The Guilfordian

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Buddy Project shines light on mental health

Editor’s Note: This article contains information about suicide and accounts of loss which may be triggering for some people.

 

 

“Alyssa killed herself,” said Ben Stemen, boyfriend of one of my closest friends, Alyssa Gardella.

I’d woken up on the morning of July 13 to a call from Stemen, his words echoing in my head.

In just a few seconds, my world shifted. I’d gone to school with Gardella for two years. I had sleepovers, and gossiped about irrelevant things with her.

My life completely changed, and it wasn’t a change I wanted.

It took me a long time to stop blaming myself for what happened. I spent months thinking to myself, “If you had just called her, or texted her, or done anything different, maybe she would still be alive.”

It took a long time to accept the cold, unforgiving truth that I lost someone I cared for to suicide during what were supposed to be the greatest years of our lives.

Though, when I finally did accept it, I wondered how I could prevent others from feeling that loss.

After Alyssa’s death, I was inspired by the Buddy Project, a nonprofit organization that aims to fight the stigma against mental health, and prevent suicide in teens and young adults.

Through their website, Buddy Project pairs two people in the U.S. together online based on common interests, allowing them to talk to one another and provide a support system whenever needed.

Gabby Frost, founder and CEO of Buddy Project, created the nonprofit organization in April of 2013, and as of November of 2017, over 194,000 people have been paired with buddies.

“Having just one friend to support you through the hardships of your life can really make a difference,” said Frost. “I created Buddy Project to show that to the world.”

Frost says that pairing people online to provide a peer support system helps prevent suicide and self-harm.

Suicide is the second most leading cause of death in 15-24 year olds in the U.S., and since 1950, the rate of suicide has tripled.

According to the American Health College Association, one in 12 college students has planned out their suicide. 1.5 out of 100 actually attempt it.

Buddy Project supports a campus representative program to bring the organization to high school and college campuses across the country.

More than 500 campus ambassadors in the U.S., each of whom serve for one-semester terms, help raise awareness with campaigns such as the “Greater Than the Stigma” campaign that launched this fall that fought against the negative stigma that surrounds mental health.

High school and college are supposedly some of the most notable and fun years in a student’s life. However, academic, financial, familial and societal pressures can build up, leaving students feeling like the only way out is through suicide or self-harm.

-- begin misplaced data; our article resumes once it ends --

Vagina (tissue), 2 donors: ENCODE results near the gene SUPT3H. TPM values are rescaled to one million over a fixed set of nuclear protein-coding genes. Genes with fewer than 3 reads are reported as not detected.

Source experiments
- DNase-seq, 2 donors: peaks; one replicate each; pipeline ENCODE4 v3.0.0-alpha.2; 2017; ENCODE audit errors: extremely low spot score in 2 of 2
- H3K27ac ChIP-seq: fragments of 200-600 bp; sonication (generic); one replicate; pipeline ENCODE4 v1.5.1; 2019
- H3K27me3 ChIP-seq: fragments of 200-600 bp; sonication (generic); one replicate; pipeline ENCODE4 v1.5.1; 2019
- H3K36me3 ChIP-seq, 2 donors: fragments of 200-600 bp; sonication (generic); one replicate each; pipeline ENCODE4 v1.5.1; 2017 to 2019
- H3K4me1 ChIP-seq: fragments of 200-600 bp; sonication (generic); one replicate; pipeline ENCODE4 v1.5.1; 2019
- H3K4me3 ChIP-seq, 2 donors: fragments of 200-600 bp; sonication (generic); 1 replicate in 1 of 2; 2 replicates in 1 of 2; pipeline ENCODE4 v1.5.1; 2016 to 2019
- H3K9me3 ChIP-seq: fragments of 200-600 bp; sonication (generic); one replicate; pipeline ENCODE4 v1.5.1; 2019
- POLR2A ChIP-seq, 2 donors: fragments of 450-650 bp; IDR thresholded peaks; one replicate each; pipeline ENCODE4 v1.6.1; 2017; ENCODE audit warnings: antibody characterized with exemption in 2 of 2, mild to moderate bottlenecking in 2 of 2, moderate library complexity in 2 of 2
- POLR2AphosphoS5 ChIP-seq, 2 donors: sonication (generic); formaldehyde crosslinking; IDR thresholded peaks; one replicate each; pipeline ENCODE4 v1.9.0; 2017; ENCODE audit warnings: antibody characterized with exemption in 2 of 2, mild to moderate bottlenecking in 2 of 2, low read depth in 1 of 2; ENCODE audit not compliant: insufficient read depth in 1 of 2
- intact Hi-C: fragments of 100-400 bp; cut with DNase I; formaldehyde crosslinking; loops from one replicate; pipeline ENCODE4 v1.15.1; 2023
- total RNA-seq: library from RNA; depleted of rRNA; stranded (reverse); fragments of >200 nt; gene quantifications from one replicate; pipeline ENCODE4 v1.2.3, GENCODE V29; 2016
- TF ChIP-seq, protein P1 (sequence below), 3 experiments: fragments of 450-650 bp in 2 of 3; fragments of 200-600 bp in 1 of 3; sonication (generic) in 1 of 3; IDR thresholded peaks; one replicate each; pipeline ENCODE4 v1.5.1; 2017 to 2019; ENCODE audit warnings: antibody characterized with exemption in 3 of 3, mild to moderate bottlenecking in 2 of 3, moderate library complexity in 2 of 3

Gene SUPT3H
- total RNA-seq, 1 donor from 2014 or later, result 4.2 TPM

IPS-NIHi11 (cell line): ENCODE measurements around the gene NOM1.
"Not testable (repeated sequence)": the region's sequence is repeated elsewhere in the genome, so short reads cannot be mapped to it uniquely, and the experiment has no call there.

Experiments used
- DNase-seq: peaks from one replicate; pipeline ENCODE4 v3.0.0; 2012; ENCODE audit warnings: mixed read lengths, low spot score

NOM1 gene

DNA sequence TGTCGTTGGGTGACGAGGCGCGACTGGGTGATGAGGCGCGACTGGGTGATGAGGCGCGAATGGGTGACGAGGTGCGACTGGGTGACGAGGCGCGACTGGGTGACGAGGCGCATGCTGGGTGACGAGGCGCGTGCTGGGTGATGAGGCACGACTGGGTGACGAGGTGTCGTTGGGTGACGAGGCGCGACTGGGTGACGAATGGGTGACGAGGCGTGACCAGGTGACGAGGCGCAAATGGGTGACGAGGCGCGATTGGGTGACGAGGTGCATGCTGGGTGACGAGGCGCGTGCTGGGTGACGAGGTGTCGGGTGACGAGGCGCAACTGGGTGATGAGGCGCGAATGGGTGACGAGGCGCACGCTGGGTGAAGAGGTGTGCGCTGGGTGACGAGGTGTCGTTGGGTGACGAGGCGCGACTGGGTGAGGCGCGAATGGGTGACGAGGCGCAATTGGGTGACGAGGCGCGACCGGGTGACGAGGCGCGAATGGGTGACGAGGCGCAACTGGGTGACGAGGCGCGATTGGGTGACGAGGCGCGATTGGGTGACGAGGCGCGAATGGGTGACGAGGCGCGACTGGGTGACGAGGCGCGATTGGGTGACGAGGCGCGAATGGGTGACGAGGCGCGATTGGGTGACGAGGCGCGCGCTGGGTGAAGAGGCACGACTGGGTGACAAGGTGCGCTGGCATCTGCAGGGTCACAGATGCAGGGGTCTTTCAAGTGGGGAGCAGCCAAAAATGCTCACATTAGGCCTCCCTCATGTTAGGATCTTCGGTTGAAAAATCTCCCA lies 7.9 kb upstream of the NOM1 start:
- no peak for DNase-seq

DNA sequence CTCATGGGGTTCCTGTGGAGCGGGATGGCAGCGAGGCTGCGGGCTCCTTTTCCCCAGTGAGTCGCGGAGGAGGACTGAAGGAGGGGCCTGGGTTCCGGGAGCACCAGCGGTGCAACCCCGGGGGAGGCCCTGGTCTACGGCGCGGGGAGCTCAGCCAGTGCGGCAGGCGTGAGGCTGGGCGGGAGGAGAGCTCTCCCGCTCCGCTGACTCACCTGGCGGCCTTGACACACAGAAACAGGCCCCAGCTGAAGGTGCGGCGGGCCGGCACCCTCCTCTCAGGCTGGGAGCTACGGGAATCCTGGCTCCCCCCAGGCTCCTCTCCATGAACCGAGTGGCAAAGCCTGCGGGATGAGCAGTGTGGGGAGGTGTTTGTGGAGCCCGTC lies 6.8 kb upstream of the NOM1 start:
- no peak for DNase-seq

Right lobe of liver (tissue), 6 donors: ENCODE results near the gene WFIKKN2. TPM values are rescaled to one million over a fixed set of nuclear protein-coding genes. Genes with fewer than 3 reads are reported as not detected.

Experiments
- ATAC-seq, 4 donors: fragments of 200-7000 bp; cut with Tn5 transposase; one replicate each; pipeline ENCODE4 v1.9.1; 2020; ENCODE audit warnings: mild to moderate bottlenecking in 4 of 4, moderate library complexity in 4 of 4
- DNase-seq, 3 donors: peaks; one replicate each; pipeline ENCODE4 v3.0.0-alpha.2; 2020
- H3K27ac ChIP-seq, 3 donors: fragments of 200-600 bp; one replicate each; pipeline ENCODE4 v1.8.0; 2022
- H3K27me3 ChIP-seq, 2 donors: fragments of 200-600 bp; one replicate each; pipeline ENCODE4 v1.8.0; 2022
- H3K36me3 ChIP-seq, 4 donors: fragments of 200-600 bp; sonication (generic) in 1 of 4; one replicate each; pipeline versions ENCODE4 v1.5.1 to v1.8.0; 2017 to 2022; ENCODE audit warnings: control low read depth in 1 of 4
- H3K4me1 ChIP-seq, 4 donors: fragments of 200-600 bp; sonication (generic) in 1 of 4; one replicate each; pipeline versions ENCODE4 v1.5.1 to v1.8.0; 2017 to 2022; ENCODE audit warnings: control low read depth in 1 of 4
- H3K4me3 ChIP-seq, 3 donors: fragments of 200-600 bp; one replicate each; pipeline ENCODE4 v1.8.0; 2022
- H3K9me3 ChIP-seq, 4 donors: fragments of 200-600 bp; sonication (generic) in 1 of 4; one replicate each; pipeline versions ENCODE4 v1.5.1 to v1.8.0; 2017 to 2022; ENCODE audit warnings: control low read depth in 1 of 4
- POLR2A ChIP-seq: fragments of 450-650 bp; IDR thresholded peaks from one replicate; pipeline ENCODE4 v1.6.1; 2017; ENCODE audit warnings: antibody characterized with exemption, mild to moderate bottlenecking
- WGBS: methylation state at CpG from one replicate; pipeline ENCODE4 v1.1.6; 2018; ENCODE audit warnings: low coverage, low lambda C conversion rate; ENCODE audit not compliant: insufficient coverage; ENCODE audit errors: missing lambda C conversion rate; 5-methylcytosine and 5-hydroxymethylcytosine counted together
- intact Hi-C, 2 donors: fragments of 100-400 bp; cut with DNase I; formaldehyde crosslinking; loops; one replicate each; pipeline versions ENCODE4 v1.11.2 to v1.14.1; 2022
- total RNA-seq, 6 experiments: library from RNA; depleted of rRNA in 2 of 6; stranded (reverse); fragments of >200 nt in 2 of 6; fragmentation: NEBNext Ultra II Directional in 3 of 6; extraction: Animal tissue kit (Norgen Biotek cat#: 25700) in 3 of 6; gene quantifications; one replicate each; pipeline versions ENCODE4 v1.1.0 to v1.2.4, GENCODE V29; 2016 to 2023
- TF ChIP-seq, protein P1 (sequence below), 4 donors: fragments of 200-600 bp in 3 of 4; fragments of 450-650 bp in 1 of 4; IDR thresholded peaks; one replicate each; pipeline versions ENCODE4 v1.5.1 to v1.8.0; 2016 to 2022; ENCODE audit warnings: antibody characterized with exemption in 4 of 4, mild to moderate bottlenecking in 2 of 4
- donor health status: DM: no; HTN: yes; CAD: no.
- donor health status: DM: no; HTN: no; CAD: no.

Leaving home and being forced to make new friends takes a toll on students, and while some find the new surroundings and intense academics riveting and exciting, others struggle with it.

Shawn Mathew, a senior at the Early College at Guilford, lost a close friend to suicide in November of 2017. His voice shook as he told me about his friend, Jordan Logan.

Logan moved to Asheville, North Carolina after graduating high school in the spring to be closer to his family.

Mathew explained how the isolation from his friends seemed to send Logan into a state of depression, and may have led to his suicide.

“When you’re not around a lot of people, it can get depressive, like, ‘No one cares about me,’” said Mathew.

After Logan’s death, Mathew said he wanted to be more proactive in advocating for mental health.

“Mental health is a really big problem, especially with people our age,” said Mathew. “It didn’t really hit me until after (Logan’s death). I just hope people realize there are people to talk to. I just want to make sure that people know someone cares about them.”

Mathew was passionate about making a difference in our society, which tends to ignore mental health. I share that same passion.

After Gardella’s death, I was inspired to raise awareness and remind my community that suicide is never the answer. I partnered with Guilford to host a blood drive where I provided information about why good mental health is crucial to living a successful life, and how to get help when suffering with depression.

I experienced losing someone to suicide firsthand, and it truly opened my eyes to the importance of mental health and self-care.

“Once you lose someone, of course you’re going to understand,” said Mathew. “No one cares until it’s too late. It’s ridiculous.”

Buddy Project hopes to change that, to give people hope and to remind them that they are not alone.

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1 Comment

One Response to “Buddy Project shines light on mental health”

  1. Madison Pointer on December 3rd, 2017 11:45 pm

    Dear Author,

    My name is Madison Pointer. I am a third year at Guilford College. I saw your piece in the Guilfordian on the Buddy Project. I did not know that anyone else on campus knew of the program. I would be very interested in meeting up with you to talk about your experience with the program.

    Sincerly,
    Madison Pointer

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